So Lena Dunham is a sell-out. I'm not surprised, just disappointed.
Here I thought that the star and writer of HBO's "Girls" was a hip and fearless cultural icon and critic, challenging all of us — liberals and conservatives alike -- to rethink the standard feminist script about casual sex. But it turns out that Miss Dunham, hailed as the "voice of a generation," is just another mouthpiece for the most tired old strategy of keeping women in their places that I can think of — the reduction of young women to their reproductive organs. I think feminists used to call it "objectification," didn't they?
Miss Dunham's "First Time" ad, which went viral at the end of last week and caused a firestorm on the right, giddily compares voting for Barack Obama to losing your virginity. "My first time voting was amazing," Miss Dunham says in the ad for Mr. Obama. "It was this line in the sand: Before I was a girl; now I was a woman. I went to the polling station. I pulled back the curtain. I voted for Barack Obama."
Call me crazy, but when I think "first sexual experience," I don't think "big government" (even if both do have a tendency to promise more than they deliver). If Miss Dunham imagines her first vote was like good sex, then she has bigger problems than political naivete.
Not too long ago, I praised Miss Dunham's critically acclaimed HBO show "Girls" for its candid depiction of the hook-up culture. With its painfully awkward and unerotic sex scenes, the Emmy-nominated show revealed just how grim and degrading sex in the era of post-feminism has become, especially for women.
The show's message that casual sex leads to the objectification of women stood in direct contrast to the standard pop culture trope — found in shows like "Sex and the City," magazines like Cosmopolitan, and movies like "No Strings Attached" — that sex with no strings attached empowers girls.
"I felt like I was cruelly duped by much of the television I saw," Miss Dunham told the New York Times last spring on the eve of the debut of "Girls."
"I heard so many of my friends saying, 'Why can't I have sex and feel nothing?' It was amazing: that this was the new goal," she said in another interview with The Times.
Sex, in other words, is not a casual thing. To act like it is leads to the objectification of women.
That was Miss Dunham 1.0.
To Miss Dunham 2.0, women really are just sexual objects, after all. They make important decisions, like voting for president, by consulting what goes on between their legs rather than by what goes on between their ears. As she advises in the ad, "You want to do it with a guy who cares whether you get health insurance and specifically whether you get birth control."
Translation: The kind of guy you should have sex with (or vote for) is someone whose primary concern is not with who you are, what you want, or what you think, but with you not getting pregnant with his kid. To me, this guy sounds like a jerk. To Miss Dunham, this guy sounds like Barack Obama. This must be a joke right? "The video may be light, but the message is serious," Miss Dunham tweeted last week.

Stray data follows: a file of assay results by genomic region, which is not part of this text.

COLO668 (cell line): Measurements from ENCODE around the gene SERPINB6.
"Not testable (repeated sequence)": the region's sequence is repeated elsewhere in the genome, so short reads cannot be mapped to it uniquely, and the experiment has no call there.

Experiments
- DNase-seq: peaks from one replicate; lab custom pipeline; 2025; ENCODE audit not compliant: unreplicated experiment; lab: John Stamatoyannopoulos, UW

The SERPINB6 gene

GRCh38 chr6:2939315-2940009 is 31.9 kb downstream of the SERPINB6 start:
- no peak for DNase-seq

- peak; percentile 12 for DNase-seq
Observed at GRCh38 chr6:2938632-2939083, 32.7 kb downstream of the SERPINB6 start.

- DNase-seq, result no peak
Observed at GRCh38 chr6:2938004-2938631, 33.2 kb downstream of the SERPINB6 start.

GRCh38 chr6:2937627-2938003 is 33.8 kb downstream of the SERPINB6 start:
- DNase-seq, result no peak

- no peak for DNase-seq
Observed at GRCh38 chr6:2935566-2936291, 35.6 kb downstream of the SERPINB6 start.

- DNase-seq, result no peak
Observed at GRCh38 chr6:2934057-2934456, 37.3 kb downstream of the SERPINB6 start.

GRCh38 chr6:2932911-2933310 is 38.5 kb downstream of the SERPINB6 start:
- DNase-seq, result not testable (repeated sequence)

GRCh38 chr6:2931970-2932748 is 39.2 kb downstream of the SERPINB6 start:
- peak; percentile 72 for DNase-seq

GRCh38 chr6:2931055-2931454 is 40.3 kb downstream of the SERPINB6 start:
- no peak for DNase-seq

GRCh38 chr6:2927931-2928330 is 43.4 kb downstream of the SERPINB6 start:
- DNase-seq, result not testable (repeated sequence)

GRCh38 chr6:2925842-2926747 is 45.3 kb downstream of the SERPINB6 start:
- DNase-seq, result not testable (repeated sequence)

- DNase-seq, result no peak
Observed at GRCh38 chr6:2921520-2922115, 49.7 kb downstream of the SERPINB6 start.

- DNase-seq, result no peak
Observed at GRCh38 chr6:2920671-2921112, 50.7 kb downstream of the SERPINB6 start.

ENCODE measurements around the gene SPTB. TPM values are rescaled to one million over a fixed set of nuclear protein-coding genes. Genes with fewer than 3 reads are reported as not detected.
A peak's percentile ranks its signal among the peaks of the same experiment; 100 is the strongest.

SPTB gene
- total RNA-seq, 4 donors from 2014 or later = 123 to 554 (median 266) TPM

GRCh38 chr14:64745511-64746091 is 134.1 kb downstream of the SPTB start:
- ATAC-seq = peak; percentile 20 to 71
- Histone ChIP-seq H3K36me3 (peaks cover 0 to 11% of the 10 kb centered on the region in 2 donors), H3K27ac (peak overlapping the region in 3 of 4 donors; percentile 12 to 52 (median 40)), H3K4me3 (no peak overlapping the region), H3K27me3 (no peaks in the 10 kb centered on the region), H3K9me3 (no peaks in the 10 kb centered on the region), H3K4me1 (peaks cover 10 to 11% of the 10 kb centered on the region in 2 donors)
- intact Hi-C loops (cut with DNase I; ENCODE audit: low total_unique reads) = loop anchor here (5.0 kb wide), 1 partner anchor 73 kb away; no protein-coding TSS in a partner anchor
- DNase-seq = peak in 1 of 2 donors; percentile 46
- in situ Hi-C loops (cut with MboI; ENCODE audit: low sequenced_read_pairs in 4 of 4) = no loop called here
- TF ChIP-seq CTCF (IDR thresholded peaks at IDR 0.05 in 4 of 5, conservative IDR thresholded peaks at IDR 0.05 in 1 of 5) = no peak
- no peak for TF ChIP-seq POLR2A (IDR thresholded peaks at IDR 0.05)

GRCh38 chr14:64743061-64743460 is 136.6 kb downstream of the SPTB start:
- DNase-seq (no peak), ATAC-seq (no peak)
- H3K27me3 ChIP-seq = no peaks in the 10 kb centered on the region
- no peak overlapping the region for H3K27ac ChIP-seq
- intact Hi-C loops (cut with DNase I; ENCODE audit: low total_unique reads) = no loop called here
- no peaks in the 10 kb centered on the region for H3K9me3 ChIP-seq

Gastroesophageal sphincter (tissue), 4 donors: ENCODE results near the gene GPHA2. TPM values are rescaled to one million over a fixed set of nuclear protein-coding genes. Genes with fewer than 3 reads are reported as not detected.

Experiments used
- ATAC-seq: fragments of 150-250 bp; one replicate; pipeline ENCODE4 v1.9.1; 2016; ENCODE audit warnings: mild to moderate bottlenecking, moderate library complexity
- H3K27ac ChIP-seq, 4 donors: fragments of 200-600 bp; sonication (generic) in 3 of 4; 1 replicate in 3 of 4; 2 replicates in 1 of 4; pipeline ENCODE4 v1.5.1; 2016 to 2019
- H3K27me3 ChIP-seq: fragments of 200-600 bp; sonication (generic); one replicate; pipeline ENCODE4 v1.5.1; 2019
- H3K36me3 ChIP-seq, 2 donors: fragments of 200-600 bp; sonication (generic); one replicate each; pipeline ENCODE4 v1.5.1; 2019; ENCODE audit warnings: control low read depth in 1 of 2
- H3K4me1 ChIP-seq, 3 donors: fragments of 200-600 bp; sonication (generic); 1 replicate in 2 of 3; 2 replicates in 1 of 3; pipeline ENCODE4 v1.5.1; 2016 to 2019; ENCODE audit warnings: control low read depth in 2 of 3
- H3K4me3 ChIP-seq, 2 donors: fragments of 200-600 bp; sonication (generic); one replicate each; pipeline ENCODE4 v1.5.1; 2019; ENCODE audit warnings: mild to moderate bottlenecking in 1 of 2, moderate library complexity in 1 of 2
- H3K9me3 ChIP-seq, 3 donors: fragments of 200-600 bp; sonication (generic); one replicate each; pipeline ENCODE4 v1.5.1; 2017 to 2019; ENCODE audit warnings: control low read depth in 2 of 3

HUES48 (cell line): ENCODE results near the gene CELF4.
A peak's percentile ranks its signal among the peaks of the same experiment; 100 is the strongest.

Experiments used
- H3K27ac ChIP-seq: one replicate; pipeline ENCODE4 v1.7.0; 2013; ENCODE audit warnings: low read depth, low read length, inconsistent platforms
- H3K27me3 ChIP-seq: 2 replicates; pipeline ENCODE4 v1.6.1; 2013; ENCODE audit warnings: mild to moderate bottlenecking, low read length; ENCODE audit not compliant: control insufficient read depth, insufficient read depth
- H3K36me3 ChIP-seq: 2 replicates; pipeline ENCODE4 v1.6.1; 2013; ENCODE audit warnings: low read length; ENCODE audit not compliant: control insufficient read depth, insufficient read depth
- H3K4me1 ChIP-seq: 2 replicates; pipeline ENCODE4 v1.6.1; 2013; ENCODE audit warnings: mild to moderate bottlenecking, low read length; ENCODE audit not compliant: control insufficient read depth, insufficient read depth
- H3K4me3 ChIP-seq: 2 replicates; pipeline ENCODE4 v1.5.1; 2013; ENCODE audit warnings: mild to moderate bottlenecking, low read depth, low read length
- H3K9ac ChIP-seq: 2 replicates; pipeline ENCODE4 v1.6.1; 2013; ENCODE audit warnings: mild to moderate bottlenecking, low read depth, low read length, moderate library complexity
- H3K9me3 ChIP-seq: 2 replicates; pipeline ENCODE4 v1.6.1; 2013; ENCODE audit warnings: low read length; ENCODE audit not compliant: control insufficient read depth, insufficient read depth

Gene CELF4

The contradictions of the ad — and, more generally, of the Obama campaign's appeal to women — were beautifully illustrated by another incident, which also made the news last week. CNN got in trouble for reporting on a scientific peer-reviewed study that tied women's voting decisions to their hormones.
The study, authored by researchers at the University of Texas in San Antonio, found that single women who are ovulating are more likely to vote for Mr. Obama than are married or committed women, who are likelier to support Mitt Romney.
These ovulating women, according to the study's lead author Kristen Durante, feel "sexier," which makes them more attuned to issues like birth control and abortion, leading them to be pro-Obama.
Though the study will be published in a leading academic journal, Psychological Science, the reaction to the CNN story was so overwhelmingly negative that CNN deleted the article from its website. Daily Kos indignantly called the study "pseudo-science." A female commenter fumed on CNN.com: "What an insulting question. As if my ability to make decisions depends on my cycle!" Another snarked: "Yes. We all know women are irrational creatures, slaves to their hormones, with no agency of their own."
Liberal pundits and readers were outraged by the study's implication that women are ruled by their sexual selves. But this is precisely the premise that Miss Dunham's ad, universally praised on the left, relies upon. It assumes that women are single-mindedly obsessed with having cheap sex (not to mention paranoid enough to think that the Mitt Romney-Paul Ryan ticket has a secret plan to outlaw it).
The ad's patronizing message is directed at young, unmarried women who consider themselves cosmopolitan, career-oriented feminists. These are intelligent women, women who should know better than to be manipulated by the Obama campaign's desperate attempt to buy their votes. The ad does not mention the economy, foreign relations, education, energy or other important policy issues. How blinkered and frivolous does the Obama campaign think women are?
John O'Sullivan, writing at National Review Online, describes the Obama campaign's appeal to women as "The Vagina Dialogues." It assumes women are "walking, talking, and voting vaginas with no other value or interests."
I would not date a guy who thought that about women, and I would not vote for a president who thought that. It's sexist, plain and simple.